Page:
The Vaccine Safety Myth

The Vaccine Safety Myth

Vaccines are proven safe, right? You may be surprised to find how non-evidence based this belief really is....

A few days ago, The Washington Post published an op-ed piece by a medical ethicist who thinks that all doctors who have concerns about vaccines should lose their licenses. Last week, it was parents who don't vaccinate their children should be jailed or sued. There are case reports where not vaccinating has been used as proof of neglect for CPS to remove children and terminate parental rights. Whatever you think about vaccination, think hard before you endorse the idea that the government should be able to mandate a profitable but invasive medical procedure without informed consent. This is a very dangerous precedent to set and one you may not be happy about when vaccines are mandated for adults to protect our "herd immunity". It is not about the measles. It is about your freedom to choose what goes into your body and your child's body.

Although we keep hearing from the media and the medical establishment that vaccines are unquestionably safe, the supreme court has deemed them "unavoidably unsafe" as recently as 2011. Pharmaceutical companies are indemnified by the government against liability and pediatricians also cannot be sued for vaccine injury. Rather, there is a special vaccine court that compensates the very few patients who can prove their injury beyond a shadow of a doubt. The National Vaccine Injury Compensation Program has paid out over 3 billion dollars to date.

We keep hearing about the overwhelming proof that vaccines and the MMR in particular is safe. Anyone who questions this is being ridiculed. Concerned parents are stupid and concerned doctors don't understand the science. Well, here is the science, from the most recent Cochrane Review of the entire literature on the subject. Cochrane Reviews are systematic reviews and meta-analyses which interpret the research and are generally recognised as the highest standard in evidence-based health care.

Cochrane Database Syst Rev. 2012 Feb 15;2:CD004407. doi: 10.1002/14651858.CD004407.pub3.

Vaccines for measles, mumps and rubella in children.

Demicheli V1, Rivetti A, Debalini MG, Di Pietrantonj C.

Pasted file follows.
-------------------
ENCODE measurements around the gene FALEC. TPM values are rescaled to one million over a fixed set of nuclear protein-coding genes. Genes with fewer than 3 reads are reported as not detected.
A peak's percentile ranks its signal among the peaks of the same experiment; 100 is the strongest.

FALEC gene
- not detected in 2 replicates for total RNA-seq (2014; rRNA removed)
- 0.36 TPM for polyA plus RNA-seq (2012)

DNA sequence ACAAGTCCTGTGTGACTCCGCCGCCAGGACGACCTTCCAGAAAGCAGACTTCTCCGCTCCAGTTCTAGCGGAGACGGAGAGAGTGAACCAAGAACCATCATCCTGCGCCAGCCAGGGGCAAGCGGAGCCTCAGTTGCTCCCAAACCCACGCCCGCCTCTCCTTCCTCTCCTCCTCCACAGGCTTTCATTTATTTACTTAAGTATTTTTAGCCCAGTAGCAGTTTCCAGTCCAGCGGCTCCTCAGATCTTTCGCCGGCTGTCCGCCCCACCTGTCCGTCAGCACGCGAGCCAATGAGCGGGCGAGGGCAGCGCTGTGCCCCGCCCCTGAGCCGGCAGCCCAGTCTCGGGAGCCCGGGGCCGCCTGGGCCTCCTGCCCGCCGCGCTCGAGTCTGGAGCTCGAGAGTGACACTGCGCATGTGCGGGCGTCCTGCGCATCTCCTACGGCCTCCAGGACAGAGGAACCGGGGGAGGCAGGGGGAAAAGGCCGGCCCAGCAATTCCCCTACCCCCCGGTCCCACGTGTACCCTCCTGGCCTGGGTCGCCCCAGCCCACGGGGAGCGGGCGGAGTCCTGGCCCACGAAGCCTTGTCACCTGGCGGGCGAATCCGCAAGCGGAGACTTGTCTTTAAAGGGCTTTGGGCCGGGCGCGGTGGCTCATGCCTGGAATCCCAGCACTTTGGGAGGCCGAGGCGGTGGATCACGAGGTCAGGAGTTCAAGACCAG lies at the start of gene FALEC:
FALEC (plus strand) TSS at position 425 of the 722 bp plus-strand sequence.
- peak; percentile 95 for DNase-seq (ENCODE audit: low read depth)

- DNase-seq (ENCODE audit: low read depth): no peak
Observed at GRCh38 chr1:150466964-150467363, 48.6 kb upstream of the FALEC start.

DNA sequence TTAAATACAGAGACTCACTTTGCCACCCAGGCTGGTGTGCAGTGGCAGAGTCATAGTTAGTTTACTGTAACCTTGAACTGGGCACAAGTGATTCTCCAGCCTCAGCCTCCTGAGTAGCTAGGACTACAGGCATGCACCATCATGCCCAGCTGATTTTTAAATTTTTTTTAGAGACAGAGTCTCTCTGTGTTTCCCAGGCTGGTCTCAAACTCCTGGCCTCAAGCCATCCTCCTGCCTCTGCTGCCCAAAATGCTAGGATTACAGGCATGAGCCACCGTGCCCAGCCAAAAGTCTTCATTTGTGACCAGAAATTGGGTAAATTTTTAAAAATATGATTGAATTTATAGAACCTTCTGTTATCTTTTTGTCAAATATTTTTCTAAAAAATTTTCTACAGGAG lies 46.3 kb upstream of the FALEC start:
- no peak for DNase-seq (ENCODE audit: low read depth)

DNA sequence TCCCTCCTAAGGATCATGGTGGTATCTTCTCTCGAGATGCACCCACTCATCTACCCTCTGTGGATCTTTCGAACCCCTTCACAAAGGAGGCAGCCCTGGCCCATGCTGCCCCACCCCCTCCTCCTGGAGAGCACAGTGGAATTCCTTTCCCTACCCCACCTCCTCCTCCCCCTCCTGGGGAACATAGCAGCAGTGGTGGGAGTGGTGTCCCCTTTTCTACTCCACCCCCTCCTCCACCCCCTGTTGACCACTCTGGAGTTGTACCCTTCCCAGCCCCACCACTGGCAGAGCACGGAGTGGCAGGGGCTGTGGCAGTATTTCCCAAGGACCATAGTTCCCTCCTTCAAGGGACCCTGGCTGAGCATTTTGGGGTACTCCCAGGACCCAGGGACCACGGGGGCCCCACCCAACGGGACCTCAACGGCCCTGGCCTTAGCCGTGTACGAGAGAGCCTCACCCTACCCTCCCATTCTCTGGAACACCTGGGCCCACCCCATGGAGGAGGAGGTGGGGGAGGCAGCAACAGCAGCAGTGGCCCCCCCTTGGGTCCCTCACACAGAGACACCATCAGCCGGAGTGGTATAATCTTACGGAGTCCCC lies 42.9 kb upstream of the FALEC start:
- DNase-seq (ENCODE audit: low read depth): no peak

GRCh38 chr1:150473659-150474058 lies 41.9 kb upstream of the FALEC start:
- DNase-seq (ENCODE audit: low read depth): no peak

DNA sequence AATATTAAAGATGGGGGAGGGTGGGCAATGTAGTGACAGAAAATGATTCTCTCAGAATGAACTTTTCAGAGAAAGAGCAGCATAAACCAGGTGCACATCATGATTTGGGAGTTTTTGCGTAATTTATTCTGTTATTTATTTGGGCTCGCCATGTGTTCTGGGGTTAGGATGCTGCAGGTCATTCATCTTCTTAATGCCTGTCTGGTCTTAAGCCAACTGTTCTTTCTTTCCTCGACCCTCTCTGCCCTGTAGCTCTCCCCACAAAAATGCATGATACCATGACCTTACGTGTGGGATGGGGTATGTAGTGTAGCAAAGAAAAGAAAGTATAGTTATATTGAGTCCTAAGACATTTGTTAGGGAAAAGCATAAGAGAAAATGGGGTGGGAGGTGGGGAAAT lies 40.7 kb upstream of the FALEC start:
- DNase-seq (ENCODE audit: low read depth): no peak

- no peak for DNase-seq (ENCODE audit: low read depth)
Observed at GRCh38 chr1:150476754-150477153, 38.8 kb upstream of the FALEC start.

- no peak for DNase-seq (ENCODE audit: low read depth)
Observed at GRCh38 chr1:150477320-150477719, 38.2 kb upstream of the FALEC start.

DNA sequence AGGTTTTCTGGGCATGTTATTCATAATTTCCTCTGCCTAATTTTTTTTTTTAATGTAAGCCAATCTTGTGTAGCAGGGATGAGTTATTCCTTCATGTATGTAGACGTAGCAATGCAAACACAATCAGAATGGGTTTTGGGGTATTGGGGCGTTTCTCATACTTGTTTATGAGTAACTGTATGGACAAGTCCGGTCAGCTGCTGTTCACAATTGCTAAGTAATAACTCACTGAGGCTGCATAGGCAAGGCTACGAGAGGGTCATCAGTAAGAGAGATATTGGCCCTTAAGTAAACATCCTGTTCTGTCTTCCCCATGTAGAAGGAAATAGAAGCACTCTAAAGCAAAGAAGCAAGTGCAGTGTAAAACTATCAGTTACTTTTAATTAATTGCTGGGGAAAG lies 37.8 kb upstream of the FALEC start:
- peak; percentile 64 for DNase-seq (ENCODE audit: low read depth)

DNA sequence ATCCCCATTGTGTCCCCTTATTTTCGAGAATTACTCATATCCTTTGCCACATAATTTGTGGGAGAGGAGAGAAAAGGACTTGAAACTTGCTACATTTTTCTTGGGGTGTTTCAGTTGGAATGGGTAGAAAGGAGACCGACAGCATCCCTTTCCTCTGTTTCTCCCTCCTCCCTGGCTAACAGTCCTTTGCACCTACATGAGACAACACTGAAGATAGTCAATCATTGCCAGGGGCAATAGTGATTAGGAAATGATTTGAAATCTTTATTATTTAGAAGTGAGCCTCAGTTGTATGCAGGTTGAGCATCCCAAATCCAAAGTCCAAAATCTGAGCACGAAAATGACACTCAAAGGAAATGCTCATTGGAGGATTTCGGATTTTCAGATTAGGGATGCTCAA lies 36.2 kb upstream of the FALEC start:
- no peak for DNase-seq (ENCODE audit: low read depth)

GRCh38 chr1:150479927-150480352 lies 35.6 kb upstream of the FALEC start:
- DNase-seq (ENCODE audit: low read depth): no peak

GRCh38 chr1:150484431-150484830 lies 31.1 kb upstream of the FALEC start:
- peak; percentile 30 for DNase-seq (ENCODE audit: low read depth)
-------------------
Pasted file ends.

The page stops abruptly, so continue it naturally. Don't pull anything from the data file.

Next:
Partial Abstract


Mumps, measles and rubella (MMR) are serious diseases that can lead to potentially fatal illness, disability and death. However, public debate over the safety of the trivalent MMR vaccine and the resultant drop in vaccination coverage in several countries persists, despite its almost universal use and accepted effectiveness.


To assess the effectiveness and adverse effects associated with the MMR vaccine in children up to 15 years of age.


For this update we searched the Cochrane Central Register of Controlled Trials (CENTRAL) (The Cochrane Library 2011, Issue 2), which includes the Cochrane Acute Respiratory Infections Group's Specialised Register, PubMed (July 2004 to May week 2, 2011) and (July 2004 to May 2011).


The design and reporting of safety outcomes in MMR vaccine studies, both pre- and post-marketing, are largely inadequate. The evidence of adverse events following immunisation with the MMR vaccine cannot be separated from its role in preventing the target diseases.

The full paper is behind a paywall, but I've read it in its entirety. The authors screened approximately 5000 papers, found 139 possible for inclusion and ended up with 31 papers that met their criteria. They rated 26 of 31 as having high or moderate risk of bias, most commonly selection bias. They concluded that there was no data to support efficacy, "We were disappointed by our inability to identify effectiveness studies with population or clinical outcomes. Given the existence of documented elimination of targeted diseases in large population by means of mass immunisation campaigns however, we have no reason to doubt the effectiveness of MMR." So we believe it, because we all saw it happen, not because there is a study which shows it to be true.